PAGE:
2. Except for Pan, sticks and straws were significantly more frequently offered the non-tools (78% - 97.4%). Pan most frequently offered non-tool, brush, which may be due to past experience.
3. Chimpanzees demonstrated flexible targeted helping depending on their partner's tool-use situation.

Cannot See Condition
1. Object offer = 90% of trials. Upon request offer accounted for 71.7% of all offers.
2. Cleo showed a significant increase in offering help in the 'cannot see condition' and this may be due to a carryover effect. This increased voluntary offer as the helper learned that they are expected to offer an object to their partner.
3. Stick/straw was not offered more than the non-tools. Except Ayumu did as he kept peeking through the hole. This shows that chimpanzees understood their partner’s goals only when they could see.

2nd Can See Condition: 3 chimpanzees who had shown a significant decrease in tool selection in the first condition and a non-significant decrease in the cannot see condition were used.
1. Object offer observed for 98% of trials. Upon request offer for 79% of all offers.
2. Significant decrease in the offer of stick/straw depending on the partner’s situation. This confirms that flexible targeted helping with an understanding of the tool need to complete the task was possible when chimpanzees could see the task for themselves.

1. Chimpanzees will help conspecifics in most cases, but usually as a response to a direct request rather than voluntarily.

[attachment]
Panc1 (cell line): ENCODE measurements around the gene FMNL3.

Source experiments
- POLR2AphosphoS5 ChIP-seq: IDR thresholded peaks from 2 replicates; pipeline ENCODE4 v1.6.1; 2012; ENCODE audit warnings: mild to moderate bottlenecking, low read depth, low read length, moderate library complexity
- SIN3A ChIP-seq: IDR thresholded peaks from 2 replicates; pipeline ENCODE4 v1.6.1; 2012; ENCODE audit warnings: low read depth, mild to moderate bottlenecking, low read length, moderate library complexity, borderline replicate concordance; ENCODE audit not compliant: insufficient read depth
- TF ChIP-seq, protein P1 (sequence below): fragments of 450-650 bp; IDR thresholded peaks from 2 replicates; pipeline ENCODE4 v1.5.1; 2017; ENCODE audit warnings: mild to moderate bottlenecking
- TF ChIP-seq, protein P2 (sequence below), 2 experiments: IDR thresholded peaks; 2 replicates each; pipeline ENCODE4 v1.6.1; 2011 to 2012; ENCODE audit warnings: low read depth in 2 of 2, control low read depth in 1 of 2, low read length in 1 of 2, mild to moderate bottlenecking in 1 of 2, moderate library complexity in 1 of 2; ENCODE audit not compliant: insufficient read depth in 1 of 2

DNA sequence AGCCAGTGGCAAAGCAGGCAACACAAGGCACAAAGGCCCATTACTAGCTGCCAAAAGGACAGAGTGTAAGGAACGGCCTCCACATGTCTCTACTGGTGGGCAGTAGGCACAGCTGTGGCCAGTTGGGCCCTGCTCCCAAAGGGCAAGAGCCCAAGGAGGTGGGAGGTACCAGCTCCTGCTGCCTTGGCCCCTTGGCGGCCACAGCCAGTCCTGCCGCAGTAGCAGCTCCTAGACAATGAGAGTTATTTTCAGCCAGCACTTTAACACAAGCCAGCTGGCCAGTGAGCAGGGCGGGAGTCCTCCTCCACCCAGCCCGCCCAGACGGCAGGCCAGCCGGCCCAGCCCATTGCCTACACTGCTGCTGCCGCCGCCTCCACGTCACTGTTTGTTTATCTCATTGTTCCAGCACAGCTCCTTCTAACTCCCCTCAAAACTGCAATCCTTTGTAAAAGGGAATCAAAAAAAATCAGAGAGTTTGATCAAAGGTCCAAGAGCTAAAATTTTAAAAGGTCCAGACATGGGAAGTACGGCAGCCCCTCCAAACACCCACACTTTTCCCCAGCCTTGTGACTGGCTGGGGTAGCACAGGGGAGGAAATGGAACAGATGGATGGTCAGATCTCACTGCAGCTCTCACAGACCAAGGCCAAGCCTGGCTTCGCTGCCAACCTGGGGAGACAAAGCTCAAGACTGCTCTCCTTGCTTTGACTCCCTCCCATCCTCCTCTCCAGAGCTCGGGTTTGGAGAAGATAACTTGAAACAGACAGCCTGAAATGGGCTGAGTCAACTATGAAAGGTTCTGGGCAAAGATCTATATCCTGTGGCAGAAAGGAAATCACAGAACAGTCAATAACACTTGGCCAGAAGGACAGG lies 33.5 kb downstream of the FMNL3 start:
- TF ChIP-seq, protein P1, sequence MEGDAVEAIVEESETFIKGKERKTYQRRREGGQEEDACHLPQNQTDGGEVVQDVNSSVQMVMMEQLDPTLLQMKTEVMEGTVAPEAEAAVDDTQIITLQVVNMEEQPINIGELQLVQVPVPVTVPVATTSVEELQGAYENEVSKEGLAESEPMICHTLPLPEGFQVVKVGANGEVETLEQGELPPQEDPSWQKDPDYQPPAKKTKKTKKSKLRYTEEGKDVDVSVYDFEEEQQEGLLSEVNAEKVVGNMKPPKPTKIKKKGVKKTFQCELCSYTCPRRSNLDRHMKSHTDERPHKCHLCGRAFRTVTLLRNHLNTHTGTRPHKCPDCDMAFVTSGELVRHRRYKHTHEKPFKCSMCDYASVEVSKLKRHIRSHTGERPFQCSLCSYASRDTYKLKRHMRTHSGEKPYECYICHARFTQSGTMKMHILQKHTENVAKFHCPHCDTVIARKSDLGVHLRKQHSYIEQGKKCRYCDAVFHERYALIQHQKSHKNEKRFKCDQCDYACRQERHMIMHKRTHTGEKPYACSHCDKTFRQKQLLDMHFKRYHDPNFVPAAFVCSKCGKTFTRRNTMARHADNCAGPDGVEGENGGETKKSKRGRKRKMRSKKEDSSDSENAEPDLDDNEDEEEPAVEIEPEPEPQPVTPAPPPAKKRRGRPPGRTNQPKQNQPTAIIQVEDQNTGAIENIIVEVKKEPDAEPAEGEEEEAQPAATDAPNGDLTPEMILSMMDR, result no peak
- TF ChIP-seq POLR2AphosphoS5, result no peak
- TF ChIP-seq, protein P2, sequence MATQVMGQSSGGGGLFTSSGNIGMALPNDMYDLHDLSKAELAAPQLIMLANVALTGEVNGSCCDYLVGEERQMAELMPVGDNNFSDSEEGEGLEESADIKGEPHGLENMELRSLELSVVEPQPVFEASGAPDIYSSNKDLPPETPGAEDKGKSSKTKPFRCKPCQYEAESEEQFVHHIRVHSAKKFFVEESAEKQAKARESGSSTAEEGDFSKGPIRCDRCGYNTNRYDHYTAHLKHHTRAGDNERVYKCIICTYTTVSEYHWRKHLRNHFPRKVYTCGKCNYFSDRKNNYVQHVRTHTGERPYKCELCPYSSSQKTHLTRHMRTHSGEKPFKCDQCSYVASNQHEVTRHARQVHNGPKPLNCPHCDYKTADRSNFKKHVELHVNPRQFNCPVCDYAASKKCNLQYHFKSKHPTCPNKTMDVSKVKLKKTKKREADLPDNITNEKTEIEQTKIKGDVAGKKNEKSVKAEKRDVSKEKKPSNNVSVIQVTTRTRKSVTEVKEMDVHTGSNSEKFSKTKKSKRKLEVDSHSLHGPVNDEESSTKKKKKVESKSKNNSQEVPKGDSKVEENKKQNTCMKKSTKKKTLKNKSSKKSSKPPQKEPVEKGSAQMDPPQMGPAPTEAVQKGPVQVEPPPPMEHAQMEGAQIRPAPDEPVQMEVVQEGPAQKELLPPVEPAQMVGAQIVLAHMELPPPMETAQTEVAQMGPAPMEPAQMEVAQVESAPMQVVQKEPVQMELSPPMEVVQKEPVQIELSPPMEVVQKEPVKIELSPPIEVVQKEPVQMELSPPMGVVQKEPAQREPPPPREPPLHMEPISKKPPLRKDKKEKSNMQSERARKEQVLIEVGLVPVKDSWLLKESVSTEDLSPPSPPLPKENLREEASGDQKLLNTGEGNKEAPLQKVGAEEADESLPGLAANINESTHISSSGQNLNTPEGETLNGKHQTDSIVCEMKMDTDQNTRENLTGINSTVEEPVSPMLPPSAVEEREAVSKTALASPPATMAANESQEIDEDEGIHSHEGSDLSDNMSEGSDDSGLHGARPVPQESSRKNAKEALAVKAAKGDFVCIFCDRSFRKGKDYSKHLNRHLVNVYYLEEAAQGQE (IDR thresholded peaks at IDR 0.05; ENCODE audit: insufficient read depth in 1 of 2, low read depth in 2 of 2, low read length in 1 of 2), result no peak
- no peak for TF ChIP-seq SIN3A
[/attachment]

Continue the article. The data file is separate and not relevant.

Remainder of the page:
2. Chimpanzees rely on visual confirmation of conspecific needs in order to offer targeted helping.

Strengths and Weaknesses

  • High level of controls and standardised procedures increased reliability. Objects on the tray were the same for all trials, and chimpanzees sat at the same booth.
  • Repeated measures design reduced the risk of individual differences affecting the study and increased validity.
  • Lack of ecological validity as they were in artificial settings. Chimpanzees were also given tasks/ tools they would not normally use in the natural environment. However, as they were socially housed, they probably showed their natural behaviour so, we can say that the study is valid.
  • We cannot conclude that the correct tool offered is an intentional cognitive decision as it could be an automatic assumption from previous experience. Pan had repeatedly offered the brush because her experience with previous similar tasks created a bias in her response.
  • There were only 5 chimpanzees, and they were from the same Research Institute thus, we can see that the sample was very small and low in generalizability. Also, captive chimpanzees are not identically representative of the wild chimpanzees.
  • Chimpanzee Ayumu had shown demand characteristics by peeking through the hole to understand the task.

It helps us understand more about chimpanzee societies, and we now know that chimpanzees have the capacity to help conspecifics.

Individual vs Situational Explanation to Behaviour
Most chimpanzees showed similar patterns of behaviour. However, the influence of individual personalities was seen when Pan showed a preference for the brush and Ayumu peeked through the hole.